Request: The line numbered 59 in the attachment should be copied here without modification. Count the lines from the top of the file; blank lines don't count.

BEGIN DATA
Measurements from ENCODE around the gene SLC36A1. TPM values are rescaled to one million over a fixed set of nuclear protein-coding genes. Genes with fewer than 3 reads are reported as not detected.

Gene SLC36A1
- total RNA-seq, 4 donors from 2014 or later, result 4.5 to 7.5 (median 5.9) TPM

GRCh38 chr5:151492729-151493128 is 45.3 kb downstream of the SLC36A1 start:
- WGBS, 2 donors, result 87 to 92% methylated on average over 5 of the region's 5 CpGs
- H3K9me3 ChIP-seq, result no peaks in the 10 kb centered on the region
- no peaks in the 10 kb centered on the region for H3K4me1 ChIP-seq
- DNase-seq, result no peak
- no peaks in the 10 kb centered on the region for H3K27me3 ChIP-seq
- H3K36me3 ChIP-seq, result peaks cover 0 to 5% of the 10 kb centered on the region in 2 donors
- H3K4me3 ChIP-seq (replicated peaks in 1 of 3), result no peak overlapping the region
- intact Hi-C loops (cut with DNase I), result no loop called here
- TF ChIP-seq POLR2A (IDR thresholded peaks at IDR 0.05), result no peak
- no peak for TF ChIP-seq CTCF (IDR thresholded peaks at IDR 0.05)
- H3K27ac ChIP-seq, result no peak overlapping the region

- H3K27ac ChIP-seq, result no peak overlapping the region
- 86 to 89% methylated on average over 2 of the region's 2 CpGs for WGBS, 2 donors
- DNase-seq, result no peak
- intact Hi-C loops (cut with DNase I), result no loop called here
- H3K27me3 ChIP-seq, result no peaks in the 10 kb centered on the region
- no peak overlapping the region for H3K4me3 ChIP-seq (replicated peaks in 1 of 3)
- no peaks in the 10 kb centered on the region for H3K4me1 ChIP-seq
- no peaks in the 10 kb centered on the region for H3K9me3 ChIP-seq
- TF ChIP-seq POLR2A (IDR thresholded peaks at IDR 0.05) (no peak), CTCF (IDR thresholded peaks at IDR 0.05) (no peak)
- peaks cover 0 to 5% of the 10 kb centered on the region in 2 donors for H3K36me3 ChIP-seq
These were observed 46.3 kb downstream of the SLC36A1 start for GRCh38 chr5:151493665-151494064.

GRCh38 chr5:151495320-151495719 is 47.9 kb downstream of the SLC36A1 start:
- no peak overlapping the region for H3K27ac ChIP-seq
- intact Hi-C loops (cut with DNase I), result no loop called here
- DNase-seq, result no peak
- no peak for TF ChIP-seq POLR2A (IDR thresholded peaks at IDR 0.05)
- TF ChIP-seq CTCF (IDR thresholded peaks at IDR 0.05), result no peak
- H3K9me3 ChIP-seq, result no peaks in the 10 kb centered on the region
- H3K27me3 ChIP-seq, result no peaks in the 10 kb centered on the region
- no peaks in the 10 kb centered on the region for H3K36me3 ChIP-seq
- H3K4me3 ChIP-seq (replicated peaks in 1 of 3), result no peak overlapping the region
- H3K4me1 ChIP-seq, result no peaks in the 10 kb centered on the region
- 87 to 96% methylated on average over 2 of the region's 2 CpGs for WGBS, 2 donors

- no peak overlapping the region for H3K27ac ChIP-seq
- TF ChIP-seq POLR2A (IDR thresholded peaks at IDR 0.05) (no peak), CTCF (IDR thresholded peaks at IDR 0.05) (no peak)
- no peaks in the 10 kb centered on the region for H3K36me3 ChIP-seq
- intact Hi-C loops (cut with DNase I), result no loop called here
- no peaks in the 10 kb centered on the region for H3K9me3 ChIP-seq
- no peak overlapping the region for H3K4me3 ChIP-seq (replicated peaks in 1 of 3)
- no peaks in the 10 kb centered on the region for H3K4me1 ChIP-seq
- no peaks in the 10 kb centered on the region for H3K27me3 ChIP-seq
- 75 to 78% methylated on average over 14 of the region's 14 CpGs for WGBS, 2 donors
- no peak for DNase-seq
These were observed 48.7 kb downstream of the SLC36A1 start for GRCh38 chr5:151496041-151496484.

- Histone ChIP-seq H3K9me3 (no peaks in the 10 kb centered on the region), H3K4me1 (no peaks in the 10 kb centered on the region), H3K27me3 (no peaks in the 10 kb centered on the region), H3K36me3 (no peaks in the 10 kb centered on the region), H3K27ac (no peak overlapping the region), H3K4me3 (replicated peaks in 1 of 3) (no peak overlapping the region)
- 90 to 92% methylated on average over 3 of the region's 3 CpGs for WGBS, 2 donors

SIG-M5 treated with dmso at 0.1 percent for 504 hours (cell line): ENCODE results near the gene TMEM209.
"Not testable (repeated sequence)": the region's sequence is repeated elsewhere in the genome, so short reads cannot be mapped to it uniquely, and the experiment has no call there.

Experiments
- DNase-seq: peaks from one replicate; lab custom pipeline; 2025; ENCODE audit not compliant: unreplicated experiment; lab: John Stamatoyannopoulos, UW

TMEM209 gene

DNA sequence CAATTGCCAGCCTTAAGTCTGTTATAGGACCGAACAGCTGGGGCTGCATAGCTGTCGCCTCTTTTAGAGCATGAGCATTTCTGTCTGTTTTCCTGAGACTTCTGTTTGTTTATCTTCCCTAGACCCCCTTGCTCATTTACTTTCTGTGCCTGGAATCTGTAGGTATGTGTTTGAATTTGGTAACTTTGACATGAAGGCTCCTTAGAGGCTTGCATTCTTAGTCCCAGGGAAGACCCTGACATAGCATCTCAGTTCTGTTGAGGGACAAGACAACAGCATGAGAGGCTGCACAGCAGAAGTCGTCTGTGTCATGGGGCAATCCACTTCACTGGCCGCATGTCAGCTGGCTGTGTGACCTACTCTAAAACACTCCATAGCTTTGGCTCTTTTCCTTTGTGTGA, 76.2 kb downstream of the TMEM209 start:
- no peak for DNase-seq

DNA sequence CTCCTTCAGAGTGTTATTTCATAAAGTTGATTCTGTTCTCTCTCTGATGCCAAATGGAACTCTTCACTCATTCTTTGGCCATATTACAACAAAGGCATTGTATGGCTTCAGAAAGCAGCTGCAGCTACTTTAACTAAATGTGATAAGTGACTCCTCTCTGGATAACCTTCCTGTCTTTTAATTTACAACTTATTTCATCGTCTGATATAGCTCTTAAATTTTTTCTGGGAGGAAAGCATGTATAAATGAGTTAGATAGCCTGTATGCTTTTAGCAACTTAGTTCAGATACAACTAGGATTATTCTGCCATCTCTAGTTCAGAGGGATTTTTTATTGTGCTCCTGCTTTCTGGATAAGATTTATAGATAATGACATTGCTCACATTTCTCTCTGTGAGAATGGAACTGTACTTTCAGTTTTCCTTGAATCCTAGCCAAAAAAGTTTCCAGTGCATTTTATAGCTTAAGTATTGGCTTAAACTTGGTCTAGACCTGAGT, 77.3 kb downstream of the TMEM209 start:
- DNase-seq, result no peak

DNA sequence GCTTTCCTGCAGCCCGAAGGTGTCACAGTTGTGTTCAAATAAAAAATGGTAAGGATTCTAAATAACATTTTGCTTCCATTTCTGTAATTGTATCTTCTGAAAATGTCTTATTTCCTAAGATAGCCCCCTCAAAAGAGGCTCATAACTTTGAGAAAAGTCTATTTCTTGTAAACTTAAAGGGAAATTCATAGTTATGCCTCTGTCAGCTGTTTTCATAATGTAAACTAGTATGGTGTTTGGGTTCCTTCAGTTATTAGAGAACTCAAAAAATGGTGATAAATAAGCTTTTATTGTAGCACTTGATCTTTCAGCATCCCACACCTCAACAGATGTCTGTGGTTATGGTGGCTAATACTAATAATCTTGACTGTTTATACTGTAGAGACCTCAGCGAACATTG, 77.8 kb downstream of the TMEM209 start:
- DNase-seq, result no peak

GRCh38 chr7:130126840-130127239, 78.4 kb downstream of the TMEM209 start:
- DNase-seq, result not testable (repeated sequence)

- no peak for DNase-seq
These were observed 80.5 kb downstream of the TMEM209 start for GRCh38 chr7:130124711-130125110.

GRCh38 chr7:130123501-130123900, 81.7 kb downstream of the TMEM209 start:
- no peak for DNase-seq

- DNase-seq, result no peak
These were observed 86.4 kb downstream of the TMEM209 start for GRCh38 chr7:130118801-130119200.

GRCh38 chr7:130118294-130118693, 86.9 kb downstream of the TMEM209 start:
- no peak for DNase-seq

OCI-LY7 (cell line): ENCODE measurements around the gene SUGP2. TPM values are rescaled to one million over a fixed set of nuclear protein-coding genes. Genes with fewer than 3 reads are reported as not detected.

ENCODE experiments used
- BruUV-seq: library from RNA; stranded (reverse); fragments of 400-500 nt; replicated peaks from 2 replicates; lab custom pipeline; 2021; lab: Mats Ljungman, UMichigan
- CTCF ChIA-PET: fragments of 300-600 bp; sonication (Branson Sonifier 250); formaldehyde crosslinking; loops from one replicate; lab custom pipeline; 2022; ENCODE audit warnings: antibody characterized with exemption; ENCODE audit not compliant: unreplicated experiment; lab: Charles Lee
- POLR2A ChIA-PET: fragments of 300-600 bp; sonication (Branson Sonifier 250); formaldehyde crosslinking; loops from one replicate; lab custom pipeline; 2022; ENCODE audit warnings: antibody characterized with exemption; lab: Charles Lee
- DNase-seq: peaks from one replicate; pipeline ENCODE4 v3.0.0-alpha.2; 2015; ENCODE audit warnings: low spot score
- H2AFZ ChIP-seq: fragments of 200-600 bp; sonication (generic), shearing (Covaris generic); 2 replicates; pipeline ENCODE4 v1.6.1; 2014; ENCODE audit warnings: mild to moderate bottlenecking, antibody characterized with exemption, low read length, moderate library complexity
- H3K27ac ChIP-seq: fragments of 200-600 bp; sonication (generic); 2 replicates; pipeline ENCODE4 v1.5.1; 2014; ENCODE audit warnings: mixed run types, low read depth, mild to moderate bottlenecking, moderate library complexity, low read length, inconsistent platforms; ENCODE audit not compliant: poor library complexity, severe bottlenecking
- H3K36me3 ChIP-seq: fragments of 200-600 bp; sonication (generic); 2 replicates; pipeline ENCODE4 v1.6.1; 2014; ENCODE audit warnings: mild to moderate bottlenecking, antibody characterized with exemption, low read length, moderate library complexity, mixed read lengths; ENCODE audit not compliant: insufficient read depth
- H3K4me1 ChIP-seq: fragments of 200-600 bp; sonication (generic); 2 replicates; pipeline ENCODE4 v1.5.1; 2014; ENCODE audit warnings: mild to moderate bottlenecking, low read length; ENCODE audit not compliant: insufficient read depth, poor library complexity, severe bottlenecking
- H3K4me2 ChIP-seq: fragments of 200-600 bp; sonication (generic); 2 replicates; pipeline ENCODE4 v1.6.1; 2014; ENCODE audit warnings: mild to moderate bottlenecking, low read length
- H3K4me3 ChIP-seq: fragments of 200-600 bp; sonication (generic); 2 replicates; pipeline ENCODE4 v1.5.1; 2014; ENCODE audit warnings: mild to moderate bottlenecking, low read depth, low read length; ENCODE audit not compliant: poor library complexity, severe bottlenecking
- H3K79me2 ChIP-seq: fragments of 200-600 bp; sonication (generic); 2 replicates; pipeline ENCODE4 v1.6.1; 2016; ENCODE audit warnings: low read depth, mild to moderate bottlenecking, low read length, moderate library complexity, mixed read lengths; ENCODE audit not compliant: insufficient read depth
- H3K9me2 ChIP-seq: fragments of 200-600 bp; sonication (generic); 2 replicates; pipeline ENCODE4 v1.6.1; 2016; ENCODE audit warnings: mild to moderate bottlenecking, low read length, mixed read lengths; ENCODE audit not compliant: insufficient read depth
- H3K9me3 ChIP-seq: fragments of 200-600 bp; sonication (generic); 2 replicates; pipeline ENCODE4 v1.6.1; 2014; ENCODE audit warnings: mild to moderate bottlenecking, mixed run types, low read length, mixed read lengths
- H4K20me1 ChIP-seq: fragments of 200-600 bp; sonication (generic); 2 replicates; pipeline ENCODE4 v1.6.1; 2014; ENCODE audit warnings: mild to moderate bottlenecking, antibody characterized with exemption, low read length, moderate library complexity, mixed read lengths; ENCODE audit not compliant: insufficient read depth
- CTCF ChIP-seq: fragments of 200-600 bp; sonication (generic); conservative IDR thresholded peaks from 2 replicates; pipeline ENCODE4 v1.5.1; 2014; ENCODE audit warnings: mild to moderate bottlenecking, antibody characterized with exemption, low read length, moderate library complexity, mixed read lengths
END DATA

DNA sequence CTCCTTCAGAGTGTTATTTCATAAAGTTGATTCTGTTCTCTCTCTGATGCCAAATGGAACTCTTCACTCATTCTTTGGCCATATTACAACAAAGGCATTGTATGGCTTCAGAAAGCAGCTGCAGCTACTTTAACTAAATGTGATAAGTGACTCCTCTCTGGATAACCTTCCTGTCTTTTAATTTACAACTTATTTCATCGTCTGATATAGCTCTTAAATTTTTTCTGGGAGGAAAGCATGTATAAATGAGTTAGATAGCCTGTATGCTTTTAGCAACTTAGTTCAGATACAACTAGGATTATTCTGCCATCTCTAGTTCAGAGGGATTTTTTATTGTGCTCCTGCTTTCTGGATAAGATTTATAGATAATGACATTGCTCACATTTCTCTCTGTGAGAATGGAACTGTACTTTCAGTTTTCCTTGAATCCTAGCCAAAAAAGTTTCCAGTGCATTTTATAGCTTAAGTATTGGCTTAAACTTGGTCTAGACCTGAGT, 77.3 kb downstream of the TMEM209 start: